How to Outline a Novel

The brilliant Roz Morris has a new post on Ingram Spark that details the various ways one could outline a novel. I am very much a plotter for long fiction, though I move into pantser mode for short stories. This article gave me a few good ideas on how I’d plot my next novel (even if the previous one lies unsold :D)

15 Exercises to Strengthen your writing

Searching for prompts to practice your writing and beef up some of those writing muscles? Look no further than this article from Writer’s Relief.

The Anti-Procrastination App from Hell

Ever yearned to watch your words evaporate in a wisp of virtual smoke? Then try the world’s most dangerous writing app! It will delete everything you write if you stop typing for five minutes. Frankly, I’d prefer that option, because under that kind of pressure anything I wrote would be super-crappy.

Why and Where You Should Start Submitting Your Writing This September

Once you’ve made your resolutions, tackled the prompts, outlined your story and overcome the dangerous writing app, you might have a finished story that you would want to start sending out to suitable venues. Check out this post to read a helpful guide to submitting, and it also includes links to markets. And while you’re there, subscribe to Authors Publish! It’s one of the best resources for writers filled with links to literary journals and publishers accepting submissions.

And bonus exciting news – Margaret Atwood’s book The Testaments is out! This is the sequel to The Handmaid’s Tale, a book that terrified me but was a brilliant read.

Do you have any exciting writing-related links or news to share? Drop it in the comments below!

Humour

Is Your Family Complete?

When I gave birth to my second child, the words I heard most often from friends and family were, “Congratulations! Your family is complete!” My first child was a girl (woe betide me) and my second, a bonny baby boy. I had done something fantastic and achieved the apparently “perfect Indian combination” of children – one boy and one girl.

Judging by the overly effervescent greetings from of my most well-wishers, I am delighted to report that my family can now be classified as “having all the necessary or appropriate parts”, as per the dictionary definition of complete.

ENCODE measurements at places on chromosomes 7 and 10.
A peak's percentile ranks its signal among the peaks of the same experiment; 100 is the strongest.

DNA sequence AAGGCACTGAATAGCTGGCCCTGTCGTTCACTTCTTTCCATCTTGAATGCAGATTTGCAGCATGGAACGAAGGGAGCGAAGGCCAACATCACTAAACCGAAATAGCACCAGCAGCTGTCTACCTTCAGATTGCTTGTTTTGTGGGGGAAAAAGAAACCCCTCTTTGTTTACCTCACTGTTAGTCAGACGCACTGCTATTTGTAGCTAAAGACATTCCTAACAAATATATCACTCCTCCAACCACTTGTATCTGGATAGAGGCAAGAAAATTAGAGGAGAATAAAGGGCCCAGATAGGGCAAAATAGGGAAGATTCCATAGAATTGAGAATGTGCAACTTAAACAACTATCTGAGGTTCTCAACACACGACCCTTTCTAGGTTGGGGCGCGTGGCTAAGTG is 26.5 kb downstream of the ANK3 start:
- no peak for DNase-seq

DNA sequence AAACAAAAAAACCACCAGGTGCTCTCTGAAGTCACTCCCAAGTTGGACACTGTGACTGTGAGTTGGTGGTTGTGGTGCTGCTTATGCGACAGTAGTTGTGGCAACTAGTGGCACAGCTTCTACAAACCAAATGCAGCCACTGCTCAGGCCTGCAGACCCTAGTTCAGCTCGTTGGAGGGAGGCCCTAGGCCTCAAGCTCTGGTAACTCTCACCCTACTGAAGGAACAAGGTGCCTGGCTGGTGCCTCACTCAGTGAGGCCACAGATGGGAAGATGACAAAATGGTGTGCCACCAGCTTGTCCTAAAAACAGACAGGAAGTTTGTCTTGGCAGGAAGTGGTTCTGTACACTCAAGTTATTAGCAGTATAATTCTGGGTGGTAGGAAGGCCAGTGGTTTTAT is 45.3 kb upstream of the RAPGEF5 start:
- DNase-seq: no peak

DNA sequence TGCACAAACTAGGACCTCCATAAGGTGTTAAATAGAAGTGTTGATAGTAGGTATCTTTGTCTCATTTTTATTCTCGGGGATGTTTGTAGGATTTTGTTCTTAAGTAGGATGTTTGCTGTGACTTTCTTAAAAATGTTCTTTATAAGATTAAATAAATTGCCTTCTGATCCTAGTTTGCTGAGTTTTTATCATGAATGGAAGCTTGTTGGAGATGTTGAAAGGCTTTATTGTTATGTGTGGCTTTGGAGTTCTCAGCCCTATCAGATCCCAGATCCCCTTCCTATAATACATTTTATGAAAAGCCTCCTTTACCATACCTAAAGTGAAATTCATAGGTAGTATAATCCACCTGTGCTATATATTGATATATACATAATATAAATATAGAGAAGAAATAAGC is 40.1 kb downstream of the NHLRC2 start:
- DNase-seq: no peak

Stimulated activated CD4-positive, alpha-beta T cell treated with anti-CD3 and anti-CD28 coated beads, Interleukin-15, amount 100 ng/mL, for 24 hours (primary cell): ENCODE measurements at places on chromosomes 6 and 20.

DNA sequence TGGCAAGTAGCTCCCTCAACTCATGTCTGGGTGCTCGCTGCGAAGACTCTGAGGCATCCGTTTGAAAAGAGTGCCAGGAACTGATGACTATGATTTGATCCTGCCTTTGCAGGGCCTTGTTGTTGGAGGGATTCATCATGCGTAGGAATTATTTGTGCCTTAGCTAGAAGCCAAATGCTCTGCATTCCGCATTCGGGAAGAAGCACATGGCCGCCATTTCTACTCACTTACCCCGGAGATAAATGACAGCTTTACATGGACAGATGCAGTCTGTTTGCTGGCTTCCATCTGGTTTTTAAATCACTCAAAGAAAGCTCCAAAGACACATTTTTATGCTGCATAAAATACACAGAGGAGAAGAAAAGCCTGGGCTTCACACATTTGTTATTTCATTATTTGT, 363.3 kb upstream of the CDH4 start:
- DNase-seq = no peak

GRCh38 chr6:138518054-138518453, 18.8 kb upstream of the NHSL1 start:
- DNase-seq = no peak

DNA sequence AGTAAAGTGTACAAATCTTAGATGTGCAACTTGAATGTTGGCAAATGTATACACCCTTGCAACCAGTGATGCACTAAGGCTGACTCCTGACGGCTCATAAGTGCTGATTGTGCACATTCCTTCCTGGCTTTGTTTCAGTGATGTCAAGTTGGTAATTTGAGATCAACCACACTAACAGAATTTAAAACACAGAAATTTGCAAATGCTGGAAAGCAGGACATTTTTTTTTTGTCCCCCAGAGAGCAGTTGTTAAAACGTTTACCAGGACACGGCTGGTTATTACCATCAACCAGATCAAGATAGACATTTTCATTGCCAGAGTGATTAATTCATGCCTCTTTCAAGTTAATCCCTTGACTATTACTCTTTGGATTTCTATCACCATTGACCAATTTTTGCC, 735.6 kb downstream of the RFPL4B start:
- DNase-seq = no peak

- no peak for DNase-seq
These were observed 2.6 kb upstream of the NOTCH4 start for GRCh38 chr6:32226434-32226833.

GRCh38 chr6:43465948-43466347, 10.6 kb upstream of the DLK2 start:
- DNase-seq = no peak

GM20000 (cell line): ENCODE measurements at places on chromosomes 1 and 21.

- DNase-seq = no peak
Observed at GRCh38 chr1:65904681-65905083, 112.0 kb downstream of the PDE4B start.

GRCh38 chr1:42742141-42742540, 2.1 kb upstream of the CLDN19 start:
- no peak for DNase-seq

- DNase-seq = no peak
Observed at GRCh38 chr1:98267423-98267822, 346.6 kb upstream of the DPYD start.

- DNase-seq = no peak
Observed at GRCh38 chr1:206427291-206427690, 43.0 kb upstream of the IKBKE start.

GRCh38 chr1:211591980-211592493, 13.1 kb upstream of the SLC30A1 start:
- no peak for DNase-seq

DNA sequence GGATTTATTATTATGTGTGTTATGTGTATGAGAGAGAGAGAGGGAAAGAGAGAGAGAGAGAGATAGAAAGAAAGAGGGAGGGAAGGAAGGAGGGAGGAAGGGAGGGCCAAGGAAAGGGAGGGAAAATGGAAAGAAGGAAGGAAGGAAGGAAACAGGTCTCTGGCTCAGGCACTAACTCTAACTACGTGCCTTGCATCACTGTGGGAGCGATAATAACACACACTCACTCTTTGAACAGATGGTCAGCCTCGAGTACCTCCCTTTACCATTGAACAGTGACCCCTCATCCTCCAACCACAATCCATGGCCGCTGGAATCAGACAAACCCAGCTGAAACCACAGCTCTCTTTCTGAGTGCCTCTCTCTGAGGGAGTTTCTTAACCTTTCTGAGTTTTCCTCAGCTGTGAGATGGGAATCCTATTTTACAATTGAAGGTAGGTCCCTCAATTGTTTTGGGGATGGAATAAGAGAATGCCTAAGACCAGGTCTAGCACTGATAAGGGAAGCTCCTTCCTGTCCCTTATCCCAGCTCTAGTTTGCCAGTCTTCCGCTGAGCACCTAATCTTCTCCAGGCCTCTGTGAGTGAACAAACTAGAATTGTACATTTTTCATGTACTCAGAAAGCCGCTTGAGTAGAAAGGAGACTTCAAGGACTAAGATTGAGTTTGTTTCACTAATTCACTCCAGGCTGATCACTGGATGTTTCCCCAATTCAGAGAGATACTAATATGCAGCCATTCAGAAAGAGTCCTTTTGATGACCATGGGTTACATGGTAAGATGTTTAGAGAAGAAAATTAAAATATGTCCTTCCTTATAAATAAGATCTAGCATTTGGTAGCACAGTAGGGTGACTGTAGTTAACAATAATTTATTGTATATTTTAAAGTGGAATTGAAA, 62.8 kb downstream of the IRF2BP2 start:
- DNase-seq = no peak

This underhanded compliment left me astounded, so much so that I penned an entire humour piece on it, which is now up on Arre:

Mum + Dad + Beta + Beti: Why Are Indians Obsessed With the Idea of a “Complete Family”?

Please have a read and let me know what you think!

reading

The Grand Georgette

If you’ve been reading books for any respectable length of time, you would have encountered the works of Georgette Heyer, even if for some reason you haven’t read them. (Why haven’t you, by the way!)

Georgette Heyer is the final word in Regency Romance, though she did write detective novels as well that were equally funny and brilliant. She wrote her first book while in her teens, and churns out the wittiest dialogues in her novels.

Her books are often thick and published in tiny print, but I have read them all to ragged shreds and would never part with them.

My favourite books of hers include:

The Unknown Ajax

This is not the most popular choice even for those die-hard fans of Georgette. Most of her books feature lavish balls in London and plenty of shopping, but this has none of that and instead focuses on intrigue and mystery.

Cotillion

The rare book in which (spoiler alert!) the heroine unites not with the handsome devilish rake but the well-mannered and stylish hero. Freddie and Kitty are one of my favourite couples from all Georgette Heyer books.

Venetia

An unusual one in which the heroine does fall in love with the rake but is the rake as rakish as he appears? I didn’t mean to turn that into a tongue-twister but that’s essentially the plot.

Frederica

Another unusual one in which the heroine is not the prettiest girl, her younger sister is.

The Devil’s Cub

This one is more of a conventional romance with a rakish hero who, we hope, will mend his ways by the good influence of the feisty heroine.

Georgette Heyer remains one of my favourite authors whose books form my set of comfort reads. Whenever I want to read something funny and literary but I don’t want to tax the brain with the intricacies of a brand-new plot I reach out for my good old stack of Georgette Heyers and they never fail to disappoint.

Check out this website dedicated to her and her books.

Have you read Georgette Heyer? Which of her books do you love most? Or is there any other author who’s your favourite?